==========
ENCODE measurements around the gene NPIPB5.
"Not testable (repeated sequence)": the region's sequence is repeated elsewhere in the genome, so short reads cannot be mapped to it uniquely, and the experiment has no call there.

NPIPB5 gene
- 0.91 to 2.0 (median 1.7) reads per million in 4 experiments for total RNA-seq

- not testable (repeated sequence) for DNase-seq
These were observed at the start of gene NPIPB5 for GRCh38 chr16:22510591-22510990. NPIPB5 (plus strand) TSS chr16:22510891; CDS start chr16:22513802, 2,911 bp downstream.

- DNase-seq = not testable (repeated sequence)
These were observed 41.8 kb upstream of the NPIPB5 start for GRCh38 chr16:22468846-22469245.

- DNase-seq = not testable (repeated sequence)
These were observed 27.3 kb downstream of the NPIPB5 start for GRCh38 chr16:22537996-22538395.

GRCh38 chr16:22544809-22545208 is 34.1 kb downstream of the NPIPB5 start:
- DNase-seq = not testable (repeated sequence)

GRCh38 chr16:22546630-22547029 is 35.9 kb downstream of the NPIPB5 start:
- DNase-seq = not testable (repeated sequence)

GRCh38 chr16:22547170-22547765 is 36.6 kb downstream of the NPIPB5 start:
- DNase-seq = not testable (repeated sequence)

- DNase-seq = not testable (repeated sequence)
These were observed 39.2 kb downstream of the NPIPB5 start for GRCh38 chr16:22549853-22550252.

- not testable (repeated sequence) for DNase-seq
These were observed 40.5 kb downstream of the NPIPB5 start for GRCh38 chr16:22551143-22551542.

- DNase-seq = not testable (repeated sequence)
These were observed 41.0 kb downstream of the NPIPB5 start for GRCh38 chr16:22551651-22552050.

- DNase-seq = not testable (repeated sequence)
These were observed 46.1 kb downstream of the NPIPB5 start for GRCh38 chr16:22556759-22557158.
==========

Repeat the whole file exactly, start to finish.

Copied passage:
ENCODE measurements around the gene NPIPB5.
"Not testable (repeated sequence)": the region's sequence is repeated elsewhere in the genome, so short reads cannot be mapped to it uniquely, and the experiment has no call there.

NPIPB5 gene
- 0.91 to 2.0 (median 1.7) reads per million in 4 experiments for total RNA-seq

- not testable (repeated sequence) for DNase-seq
These were observed at the start of gene NPIPB5 for GRCh38 chr16:22510591-22510990. NPIPB5 (plus strand) TSS chr16:22510891; CDS start chr16:22513802, 2,911 bp downstream.

- DNase-seq = not testable (repeated sequence)
These were observed 41.8 kb upstream of the NPIPB5 start for GRCh38 chr16:22468846-22469245.

- DNase-seq = not testable (repeated sequence)
These were observed 27.3 kb downstream of the NPIPB5 start for GRCh38 chr16:22537996-22538395.

GRCh38 chr16:22544809-22545208 is 34.1 kb downstream of the NPIPB5 start:
- DNase-seq = not testable (repeated sequence)

GRCh38 chr16:22546630-22547029 is 35.9 kb downstream of the NPIPB5 start:
- DNase-seq = not testable (repeated sequence)

GRCh38 chr16:22547170-22547765 is 36.6 kb downstream of the NPIPB5 start:
- DNase-seq = not testable (repeated sequence)

- DNase-seq = not testable (repeated sequence)
These were observed 39.2 kb downstream of the NPIPB5 start for GRCh38 chr16:22549853-22550252.

- not testable (repeated sequence) for DNase-seq
These were observed 40.5 kb downstream of the NPIPB5 start for GRCh38 chr16:22551143-22551542.

- DNase-seq = not testable (repeated sequence)
These were observed 41.0 kb downstream of the NPIPB5 start for GRCh38 chr16:22551651-22552050.

- DNase-seq = not testable (repeated sequence)
These were observed 46.1 kb downstream of the NPIPB5 start for GRCh38 chr16:22556759-22557158.